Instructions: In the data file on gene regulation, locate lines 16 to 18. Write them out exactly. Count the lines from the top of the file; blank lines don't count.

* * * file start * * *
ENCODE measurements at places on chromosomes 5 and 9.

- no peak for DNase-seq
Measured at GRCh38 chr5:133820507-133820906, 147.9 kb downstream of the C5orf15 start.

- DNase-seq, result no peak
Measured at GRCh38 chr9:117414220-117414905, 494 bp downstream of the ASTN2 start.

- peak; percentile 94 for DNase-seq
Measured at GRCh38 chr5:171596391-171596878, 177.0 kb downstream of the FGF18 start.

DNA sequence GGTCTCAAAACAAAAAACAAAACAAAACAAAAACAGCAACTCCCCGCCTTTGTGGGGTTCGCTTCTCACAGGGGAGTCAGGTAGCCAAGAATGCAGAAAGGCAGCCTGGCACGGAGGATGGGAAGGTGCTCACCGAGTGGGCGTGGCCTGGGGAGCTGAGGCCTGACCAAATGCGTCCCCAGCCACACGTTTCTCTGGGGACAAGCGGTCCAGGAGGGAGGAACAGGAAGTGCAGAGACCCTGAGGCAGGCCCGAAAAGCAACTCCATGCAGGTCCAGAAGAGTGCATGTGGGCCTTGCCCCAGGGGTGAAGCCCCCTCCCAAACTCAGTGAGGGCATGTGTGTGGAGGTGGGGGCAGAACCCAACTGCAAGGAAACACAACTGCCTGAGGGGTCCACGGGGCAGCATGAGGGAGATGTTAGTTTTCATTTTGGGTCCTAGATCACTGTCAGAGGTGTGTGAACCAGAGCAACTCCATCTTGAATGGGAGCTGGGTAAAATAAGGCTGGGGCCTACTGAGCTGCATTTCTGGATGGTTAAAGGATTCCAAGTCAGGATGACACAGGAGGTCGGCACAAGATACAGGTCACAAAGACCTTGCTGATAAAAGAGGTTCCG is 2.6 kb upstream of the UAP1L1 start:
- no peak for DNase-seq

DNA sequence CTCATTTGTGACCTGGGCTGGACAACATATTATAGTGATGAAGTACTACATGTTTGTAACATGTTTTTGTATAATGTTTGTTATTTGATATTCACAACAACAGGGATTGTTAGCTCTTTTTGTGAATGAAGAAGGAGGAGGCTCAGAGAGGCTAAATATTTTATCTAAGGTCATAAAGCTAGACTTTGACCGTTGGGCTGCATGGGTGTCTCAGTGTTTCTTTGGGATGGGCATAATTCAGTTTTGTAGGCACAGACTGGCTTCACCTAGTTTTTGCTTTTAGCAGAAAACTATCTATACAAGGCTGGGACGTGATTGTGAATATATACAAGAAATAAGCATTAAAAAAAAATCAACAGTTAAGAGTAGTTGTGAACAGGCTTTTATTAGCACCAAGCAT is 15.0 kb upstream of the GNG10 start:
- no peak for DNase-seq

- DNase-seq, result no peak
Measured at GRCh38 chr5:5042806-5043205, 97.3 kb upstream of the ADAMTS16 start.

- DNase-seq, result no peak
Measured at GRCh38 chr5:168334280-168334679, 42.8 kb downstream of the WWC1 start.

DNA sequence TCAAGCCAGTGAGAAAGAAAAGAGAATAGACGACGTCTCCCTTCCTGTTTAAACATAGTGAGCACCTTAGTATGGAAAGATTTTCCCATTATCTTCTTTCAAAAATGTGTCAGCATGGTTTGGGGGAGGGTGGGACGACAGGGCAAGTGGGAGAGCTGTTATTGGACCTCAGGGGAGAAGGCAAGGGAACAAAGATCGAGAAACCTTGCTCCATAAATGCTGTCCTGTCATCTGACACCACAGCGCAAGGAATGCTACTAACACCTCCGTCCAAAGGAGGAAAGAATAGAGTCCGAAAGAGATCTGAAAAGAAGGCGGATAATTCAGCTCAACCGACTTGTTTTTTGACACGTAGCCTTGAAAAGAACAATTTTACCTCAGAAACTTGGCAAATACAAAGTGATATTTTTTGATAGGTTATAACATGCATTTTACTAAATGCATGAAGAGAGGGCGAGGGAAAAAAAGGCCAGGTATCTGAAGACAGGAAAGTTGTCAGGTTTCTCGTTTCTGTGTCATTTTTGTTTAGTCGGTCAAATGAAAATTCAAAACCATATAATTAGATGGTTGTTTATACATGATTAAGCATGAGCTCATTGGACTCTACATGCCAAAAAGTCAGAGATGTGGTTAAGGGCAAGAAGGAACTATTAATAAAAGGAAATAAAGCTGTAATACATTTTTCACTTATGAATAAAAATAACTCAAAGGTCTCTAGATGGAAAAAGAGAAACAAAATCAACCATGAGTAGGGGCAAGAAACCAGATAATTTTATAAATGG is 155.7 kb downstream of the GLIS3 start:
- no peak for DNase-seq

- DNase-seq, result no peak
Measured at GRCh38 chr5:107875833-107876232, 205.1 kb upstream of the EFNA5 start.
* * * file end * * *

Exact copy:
DNA sequence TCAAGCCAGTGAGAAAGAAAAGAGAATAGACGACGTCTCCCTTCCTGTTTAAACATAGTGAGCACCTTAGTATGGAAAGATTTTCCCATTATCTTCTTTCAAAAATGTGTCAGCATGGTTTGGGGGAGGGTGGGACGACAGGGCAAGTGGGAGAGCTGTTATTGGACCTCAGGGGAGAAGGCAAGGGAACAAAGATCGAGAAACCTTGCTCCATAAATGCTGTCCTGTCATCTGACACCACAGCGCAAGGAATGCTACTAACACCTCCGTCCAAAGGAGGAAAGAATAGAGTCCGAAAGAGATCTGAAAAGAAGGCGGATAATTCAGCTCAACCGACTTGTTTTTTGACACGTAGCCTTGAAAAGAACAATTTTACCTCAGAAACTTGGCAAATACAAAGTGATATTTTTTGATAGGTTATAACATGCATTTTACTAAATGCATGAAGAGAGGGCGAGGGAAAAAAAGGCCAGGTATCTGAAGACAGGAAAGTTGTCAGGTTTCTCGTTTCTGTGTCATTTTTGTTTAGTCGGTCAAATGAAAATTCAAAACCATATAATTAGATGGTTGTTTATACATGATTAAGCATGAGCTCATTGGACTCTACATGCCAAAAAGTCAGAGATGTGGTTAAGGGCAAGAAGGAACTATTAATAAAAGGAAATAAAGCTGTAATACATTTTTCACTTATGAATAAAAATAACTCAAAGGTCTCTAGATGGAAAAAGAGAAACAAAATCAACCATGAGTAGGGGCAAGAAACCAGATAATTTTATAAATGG is 155.7 kb downstream of the GLIS3 start:
- no peak for DNase-seq

- DNase-seq, result no peak